Brick Kiln-'Bhattha'-a round up of where bricks are made

This trip how was special. I became a father and oodles of work at home kept me all occupied. On one side, when it was joy of welcoming our daughter in our family, a long list of relatives and family friends coming over kept us all busy. On the last day of my stay at home, i could not resist going out for a while to unwind and probably take some photos. Dad and myself buckled up and moved towards a clicking destination. People who are from Nabha or near by, would Know a village called "Thuhi" and we took the Thuhi Road. The road was beautiful lit with the trees covering all parts of it and even during the afternoon, it looked like early morning.
Soon, we sighted a "Bhattha", nothing but a Brick kiln on the sidelines of the road. A quick glimpse confirmed that dad & i were in agreement to shoot at this place. We pulled over to this place. The place looked absolutely deserted rite now with not much activity. Miles and miles of land all around with yellow Sarson sowed and coming out. In the middle, this brick kiln, standing tall with no populace.
The first glimpses made me feel as if the place has been rendered useless, though it took just a min for "Ramesh", a skinny lad to appear out of his cemented room built on one corner. He was partially surprised and partially confused for what were we doing there. As we made our intentions clear, photographing this area didn't excite him further and he wanted to speak to the owner and also wanted us to get permission before we clicked there. In another ten mins we were on our way, taking a guided tour from Ramesh of how this process of making bricks works and how this huge place is managed.

This place was looking like so, since it was still few months away from when the huge dianasour-like monument breathes fire. Ramesh told that this place is just in process of getting ready and in another 4 months, it would be ready to setup all bricks and start to bake them. All the mud and the open area would be actually well padded with soft clay and then bricks would be layered down there. the walls which are visible are actually going to act as an insulator and stages of keeping the temperature maintained.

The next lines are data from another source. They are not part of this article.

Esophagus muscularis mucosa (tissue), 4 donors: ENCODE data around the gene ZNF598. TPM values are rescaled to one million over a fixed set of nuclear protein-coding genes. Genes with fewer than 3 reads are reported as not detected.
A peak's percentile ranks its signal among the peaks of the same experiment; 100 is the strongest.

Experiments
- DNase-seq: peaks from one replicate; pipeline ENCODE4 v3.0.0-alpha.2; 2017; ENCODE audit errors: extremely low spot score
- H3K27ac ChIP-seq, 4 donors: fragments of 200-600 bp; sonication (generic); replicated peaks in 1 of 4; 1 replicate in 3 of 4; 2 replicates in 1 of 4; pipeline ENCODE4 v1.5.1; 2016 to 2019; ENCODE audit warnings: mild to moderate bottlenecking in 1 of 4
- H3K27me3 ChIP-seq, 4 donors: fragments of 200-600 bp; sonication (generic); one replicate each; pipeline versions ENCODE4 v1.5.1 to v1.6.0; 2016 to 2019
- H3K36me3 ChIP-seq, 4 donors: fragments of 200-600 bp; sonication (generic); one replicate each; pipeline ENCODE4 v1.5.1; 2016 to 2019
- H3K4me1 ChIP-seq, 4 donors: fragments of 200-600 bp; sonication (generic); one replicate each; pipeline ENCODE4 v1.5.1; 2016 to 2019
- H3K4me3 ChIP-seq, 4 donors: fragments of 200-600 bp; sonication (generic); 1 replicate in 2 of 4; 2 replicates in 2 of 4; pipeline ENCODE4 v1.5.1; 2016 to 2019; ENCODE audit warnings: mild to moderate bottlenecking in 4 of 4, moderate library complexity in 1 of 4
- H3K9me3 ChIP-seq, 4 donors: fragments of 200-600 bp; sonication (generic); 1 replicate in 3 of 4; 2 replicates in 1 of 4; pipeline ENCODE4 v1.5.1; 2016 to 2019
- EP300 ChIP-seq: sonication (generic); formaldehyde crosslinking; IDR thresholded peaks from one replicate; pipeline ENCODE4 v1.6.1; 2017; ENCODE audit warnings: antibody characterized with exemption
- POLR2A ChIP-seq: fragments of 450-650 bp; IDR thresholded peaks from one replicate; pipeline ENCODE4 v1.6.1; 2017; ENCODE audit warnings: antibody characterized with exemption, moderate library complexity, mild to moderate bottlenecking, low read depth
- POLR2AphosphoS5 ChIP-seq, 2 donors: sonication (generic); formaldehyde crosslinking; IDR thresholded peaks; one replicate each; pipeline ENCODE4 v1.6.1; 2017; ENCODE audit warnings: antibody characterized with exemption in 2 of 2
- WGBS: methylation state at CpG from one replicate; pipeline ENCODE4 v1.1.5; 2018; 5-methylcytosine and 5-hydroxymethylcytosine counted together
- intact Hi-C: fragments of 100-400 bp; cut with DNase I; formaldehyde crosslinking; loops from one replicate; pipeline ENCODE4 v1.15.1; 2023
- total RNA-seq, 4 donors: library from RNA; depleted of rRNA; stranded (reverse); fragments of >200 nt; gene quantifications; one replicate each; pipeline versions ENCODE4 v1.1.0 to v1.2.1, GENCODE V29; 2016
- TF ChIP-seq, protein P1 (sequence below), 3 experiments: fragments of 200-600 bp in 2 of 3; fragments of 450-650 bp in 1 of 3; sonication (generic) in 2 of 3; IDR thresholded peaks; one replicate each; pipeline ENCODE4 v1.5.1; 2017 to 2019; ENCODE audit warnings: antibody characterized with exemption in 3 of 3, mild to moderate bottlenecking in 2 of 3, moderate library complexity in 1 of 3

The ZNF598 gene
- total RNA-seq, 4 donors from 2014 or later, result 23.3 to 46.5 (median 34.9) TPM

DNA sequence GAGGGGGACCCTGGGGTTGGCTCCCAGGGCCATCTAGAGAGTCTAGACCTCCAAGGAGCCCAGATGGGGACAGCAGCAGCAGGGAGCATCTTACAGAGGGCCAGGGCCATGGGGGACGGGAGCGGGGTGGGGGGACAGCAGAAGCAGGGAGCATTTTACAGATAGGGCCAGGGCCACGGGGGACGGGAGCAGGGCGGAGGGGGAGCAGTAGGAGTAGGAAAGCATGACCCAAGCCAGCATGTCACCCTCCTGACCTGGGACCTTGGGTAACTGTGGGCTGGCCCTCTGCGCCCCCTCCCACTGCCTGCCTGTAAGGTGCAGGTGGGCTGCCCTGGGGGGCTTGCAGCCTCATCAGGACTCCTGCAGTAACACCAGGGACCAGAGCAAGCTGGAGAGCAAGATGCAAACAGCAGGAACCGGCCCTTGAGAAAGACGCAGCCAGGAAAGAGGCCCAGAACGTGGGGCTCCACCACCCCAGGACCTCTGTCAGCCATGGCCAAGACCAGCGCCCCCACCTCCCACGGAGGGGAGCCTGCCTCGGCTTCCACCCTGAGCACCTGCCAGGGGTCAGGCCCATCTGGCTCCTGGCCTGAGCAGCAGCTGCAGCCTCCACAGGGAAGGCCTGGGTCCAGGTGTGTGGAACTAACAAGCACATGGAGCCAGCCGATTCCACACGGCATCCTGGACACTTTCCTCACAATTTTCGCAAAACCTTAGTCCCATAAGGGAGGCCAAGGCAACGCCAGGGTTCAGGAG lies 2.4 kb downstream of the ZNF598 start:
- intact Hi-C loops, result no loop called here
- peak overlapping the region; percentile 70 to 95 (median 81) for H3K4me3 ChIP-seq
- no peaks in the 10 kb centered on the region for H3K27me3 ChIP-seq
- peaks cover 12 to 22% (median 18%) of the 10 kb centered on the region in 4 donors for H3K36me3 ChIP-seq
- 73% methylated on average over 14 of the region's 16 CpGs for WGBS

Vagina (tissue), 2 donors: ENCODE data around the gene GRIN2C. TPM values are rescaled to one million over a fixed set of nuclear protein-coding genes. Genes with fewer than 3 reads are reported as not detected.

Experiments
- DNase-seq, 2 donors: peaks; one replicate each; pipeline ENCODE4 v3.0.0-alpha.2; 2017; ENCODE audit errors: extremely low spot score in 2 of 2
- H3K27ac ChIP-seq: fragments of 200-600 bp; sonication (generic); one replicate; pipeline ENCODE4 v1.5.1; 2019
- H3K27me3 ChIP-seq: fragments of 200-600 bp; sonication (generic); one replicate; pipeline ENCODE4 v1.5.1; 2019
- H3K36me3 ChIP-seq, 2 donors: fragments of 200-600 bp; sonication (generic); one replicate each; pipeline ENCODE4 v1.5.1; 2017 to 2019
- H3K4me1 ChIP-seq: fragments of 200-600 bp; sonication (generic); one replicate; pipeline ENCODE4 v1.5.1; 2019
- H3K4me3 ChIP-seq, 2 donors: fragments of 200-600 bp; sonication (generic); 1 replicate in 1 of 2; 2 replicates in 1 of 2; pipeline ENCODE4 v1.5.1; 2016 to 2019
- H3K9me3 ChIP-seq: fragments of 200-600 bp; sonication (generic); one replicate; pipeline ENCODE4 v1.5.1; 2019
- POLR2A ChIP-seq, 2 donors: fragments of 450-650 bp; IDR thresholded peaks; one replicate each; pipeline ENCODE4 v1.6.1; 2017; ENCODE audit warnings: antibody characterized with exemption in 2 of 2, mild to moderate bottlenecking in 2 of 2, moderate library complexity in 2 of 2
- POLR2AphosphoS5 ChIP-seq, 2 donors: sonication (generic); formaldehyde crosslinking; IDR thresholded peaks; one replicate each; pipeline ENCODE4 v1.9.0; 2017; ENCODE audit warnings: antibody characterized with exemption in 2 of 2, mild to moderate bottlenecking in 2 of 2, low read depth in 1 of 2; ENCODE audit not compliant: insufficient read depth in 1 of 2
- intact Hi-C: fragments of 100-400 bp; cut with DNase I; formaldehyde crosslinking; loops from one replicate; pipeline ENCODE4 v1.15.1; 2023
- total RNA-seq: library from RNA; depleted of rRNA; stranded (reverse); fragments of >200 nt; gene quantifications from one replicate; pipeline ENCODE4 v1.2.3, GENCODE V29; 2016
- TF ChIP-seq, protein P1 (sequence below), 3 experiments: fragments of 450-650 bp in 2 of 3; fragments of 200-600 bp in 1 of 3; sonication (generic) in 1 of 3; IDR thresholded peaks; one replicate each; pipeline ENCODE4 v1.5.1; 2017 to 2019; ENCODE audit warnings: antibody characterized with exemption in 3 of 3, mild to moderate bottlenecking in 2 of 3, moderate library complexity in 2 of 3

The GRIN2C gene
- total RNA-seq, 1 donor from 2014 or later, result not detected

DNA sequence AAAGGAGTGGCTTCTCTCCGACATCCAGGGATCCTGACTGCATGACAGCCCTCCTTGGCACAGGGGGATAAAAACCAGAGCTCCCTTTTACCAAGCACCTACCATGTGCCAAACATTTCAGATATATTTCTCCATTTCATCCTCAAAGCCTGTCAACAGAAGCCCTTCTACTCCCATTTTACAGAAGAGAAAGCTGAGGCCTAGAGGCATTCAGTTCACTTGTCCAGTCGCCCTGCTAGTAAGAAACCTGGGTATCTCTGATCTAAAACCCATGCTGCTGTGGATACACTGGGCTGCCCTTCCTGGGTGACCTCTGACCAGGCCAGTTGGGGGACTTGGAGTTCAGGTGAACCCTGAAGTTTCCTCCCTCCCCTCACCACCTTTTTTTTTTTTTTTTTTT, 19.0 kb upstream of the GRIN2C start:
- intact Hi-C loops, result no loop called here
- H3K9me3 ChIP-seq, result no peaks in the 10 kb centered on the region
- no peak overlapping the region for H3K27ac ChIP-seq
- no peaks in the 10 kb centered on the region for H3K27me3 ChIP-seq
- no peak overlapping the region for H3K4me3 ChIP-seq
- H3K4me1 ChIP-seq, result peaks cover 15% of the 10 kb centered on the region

To actually understand how this works, the analogy i can think off is of a grid or a matrix. all the rows and columns of the matrix are actually created first. they all are padded with soft clay and this takes few months to complete. This process starts from the middle and then carries on towards outside. the insulated walls are then closed and clay bricks are started to put on. The labor then closes them with sand on the top as a layer.
As this process finishes in 6 months time, the fire is lit in. There are few, around 6 small gates towards the outer ends, which help in suck little air and the chimney, is which actually builds the temperature. the insulators(outer walls), not only help in maintaining the temperature but also doesn't let the fire to spread outside and hence equal temperature makes those red bricks.




It was great talking to labor there who work on daily wages. One set of labors tend to keep spreading the sand layer on the top whereas, i saw one team was working on the outer insulator wall. The first layer around the chimney was in place and the team of jhujar singh was laying sand on those. if you notice the patterns in the bricks here, the set of three bricks each tells you that there is a opening there. after the sand is all layered, the top brick is lifted up which gives you opening to the matrix below and they fill up coal in these openings and maintain temperature through out the bhatti.


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